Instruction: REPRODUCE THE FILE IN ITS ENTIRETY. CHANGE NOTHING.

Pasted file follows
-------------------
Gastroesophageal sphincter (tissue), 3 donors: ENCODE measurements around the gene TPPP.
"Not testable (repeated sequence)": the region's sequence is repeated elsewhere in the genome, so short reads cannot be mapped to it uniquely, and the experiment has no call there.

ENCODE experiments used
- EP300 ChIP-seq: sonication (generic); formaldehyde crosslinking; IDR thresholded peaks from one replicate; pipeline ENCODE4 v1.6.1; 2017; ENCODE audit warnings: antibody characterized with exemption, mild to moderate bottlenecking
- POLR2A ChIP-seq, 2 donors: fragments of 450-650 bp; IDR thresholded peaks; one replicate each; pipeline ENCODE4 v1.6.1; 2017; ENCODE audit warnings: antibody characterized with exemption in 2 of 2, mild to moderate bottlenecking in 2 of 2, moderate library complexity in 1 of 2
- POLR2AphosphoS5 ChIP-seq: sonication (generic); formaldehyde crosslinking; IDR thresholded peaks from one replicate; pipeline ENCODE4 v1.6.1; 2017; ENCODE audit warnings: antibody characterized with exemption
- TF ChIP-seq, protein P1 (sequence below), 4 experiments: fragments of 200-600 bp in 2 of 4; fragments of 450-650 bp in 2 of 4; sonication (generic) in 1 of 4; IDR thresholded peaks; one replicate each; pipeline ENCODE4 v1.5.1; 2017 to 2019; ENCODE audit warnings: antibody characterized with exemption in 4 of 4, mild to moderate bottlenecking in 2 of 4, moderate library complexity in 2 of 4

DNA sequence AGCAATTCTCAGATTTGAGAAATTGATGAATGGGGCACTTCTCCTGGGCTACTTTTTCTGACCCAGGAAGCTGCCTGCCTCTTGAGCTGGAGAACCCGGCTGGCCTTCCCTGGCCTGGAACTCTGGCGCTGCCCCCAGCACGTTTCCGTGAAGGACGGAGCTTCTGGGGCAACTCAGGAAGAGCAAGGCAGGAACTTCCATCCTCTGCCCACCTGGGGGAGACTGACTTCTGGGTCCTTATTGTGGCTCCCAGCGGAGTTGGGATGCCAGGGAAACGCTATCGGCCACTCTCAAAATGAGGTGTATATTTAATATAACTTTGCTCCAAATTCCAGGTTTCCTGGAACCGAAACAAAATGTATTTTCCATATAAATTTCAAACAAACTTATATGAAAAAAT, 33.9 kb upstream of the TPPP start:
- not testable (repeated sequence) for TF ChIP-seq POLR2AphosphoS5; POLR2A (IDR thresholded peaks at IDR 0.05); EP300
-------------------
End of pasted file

Gastroesophageal sphincter (tissue), 3 donors: ENCODE measurements around the gene TPPP.
"Not testable (repeated sequence)": the region's sequence is repeated elsewhere in the genome, so short reads cannot be mapped to it uniquely, and the experiment has no call there.

ENCODE experiments used
- EP300 ChIP-seq: sonication (generic); formaldehyde crosslinking; IDR thresholded peaks from one replicate; pipeline ENCODE4 v1.6.1; 2017; ENCODE audit warnings: antibody characterized with exemption, mild to moderate bottlenecking
- POLR2A ChIP-seq, 2 donors: fragments of 450-650 bp; IDR thresholded peaks; one replicate each; pipeline ENCODE4 v1.6.1; 2017; ENCODE audit warnings: antibody characterized with exemption in 2 of 2, mild to moderate bottlenecking in 2 of 2, moderate library complexity in 1 of 2
- POLR2AphosphoS5 ChIP-seq: sonication (generic); formaldehyde crosslinking; IDR thresholded peaks from one replicate; pipeline ENCODE4 v1.6.1; 2017; ENCODE audit warnings: antibody characterized with exemption
- TF ChIP-seq, protein P1 (sequence below), 4 experiments: fragments of 200-600 bp in 2 of 4; fragments of 450-650 bp in 2 of 4; sonication (generic) in 1 of 4; IDR thresholded peaks; one replicate each; pipeline ENCODE4 v1.5.1; 2017 to 2019; ENCODE audit warnings: antibody characterized with exemption in 4 of 4, mild to moderate bottlenecking in 2 of 4, moderate library complexity in 2 of 4

DNA sequence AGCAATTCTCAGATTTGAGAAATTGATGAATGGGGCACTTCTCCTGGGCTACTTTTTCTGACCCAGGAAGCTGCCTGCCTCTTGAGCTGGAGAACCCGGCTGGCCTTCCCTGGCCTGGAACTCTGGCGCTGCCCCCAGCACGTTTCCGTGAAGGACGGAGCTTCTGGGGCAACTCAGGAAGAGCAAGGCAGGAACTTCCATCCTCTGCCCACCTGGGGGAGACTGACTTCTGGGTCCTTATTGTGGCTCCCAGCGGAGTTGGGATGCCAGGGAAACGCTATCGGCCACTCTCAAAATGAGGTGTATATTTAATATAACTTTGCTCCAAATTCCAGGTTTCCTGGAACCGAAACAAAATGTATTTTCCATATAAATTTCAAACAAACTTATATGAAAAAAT, 33.9 kb upstream of the TPPP start:
- not testable (repeated sequence) for TF ChIP-seq POLR2AphosphoS5; POLR2A (IDR thresholded peaks at IDR 0.05); EP300